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Saffron

By November 2002Comments

Photograph by Matthew Bromley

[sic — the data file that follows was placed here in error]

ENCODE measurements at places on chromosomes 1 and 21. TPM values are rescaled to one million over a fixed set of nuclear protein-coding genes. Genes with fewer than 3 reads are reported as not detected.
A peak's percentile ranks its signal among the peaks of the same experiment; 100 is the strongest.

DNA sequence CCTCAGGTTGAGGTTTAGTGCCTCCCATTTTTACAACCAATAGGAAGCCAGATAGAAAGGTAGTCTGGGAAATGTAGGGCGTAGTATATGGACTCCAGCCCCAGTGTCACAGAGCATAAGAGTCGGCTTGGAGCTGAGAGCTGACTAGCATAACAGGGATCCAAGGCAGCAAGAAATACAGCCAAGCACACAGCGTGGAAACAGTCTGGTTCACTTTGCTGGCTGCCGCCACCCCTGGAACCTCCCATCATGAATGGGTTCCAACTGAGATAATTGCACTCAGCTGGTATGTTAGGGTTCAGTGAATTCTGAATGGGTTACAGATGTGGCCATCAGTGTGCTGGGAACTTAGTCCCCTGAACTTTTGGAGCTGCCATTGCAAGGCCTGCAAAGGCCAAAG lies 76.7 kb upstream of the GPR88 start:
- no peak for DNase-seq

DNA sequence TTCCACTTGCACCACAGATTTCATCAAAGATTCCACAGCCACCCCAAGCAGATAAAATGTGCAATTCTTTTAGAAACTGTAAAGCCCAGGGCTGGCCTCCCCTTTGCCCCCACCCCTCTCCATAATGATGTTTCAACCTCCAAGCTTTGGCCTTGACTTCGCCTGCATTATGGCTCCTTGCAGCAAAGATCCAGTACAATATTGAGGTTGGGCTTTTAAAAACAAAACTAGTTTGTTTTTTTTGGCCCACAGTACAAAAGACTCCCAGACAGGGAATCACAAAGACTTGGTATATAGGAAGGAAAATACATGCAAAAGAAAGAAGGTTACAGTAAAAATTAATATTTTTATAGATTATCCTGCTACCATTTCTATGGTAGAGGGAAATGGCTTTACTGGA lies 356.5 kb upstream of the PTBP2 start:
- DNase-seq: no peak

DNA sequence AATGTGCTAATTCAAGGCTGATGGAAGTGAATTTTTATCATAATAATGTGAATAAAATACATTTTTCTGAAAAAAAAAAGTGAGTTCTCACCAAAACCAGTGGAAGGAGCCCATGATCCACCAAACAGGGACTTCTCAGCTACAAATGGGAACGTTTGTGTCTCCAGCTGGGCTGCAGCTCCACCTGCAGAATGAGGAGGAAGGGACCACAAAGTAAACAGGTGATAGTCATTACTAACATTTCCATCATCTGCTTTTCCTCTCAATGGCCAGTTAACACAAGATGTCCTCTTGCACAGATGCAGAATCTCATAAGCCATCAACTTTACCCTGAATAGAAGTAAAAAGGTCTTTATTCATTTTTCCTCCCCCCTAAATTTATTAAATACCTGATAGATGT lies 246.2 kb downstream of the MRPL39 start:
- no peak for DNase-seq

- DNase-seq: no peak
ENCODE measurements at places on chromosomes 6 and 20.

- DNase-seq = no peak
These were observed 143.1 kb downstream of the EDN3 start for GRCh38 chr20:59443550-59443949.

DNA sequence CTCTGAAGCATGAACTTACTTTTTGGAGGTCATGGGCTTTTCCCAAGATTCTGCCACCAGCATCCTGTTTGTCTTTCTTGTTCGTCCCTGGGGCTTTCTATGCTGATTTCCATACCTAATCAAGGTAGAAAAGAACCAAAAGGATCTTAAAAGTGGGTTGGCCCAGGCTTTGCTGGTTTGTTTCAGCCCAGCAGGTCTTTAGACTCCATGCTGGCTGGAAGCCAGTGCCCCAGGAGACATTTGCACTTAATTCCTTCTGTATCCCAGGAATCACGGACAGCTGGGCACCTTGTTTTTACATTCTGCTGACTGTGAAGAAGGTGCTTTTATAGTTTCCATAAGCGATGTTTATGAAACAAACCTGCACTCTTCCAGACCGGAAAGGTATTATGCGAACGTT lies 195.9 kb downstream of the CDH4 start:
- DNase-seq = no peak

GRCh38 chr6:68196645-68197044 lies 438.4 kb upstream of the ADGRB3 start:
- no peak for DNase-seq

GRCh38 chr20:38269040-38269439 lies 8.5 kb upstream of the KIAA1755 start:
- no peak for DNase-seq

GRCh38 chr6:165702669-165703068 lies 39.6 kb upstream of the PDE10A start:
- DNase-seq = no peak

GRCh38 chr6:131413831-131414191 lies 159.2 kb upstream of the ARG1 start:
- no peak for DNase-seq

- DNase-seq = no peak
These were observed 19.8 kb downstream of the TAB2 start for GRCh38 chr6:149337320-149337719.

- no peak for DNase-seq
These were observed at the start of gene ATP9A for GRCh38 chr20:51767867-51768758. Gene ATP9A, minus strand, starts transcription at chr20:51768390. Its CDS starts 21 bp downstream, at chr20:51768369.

I’M JUST MAD ABOUT SAFFRON I know I’m in the company of grown-ups when I can say “tapas bar” and nobody feels compelled to crack, “What? You ate at a topless bar?” At the moment, my favorite tapas bar is San Antonio’s Saffron, a casual, three-month-old spot done up in rich autumnal reds and browns. I like owner Josh Duncan and chef Tito Aybar’s menu not just for its global scope but also because it makes astute wine recommendations for many selections. (By the way, tapa means “lid” and comes from the practice, in pre-air-conditioned Spain, of putting a piece of bread or other food on top of a glass of wine or beer to keep flies from plunging to a boozy death.) At Saffron—where there are no flies—most people choose an array of appetizer-size dishes, perhaps a sampler of pâtés (bottom: chicken and sun-dried tomato, chunky duck-pistachio, and brandied rabbit with raisins), a bit of meltingly tender lamb cassoulet made with navy beans and Spanish chorizo, and a small bowl of Saffron’s irresistible salty tapenade with toasted baguette slices. Then they sit there transfixed, trying to decide which one to sample first. Daily entrée specials like grilled white salmon with caviar beurre blanc satisfy folks who want a “real” meal. Me, I’m still toying with the tapas.

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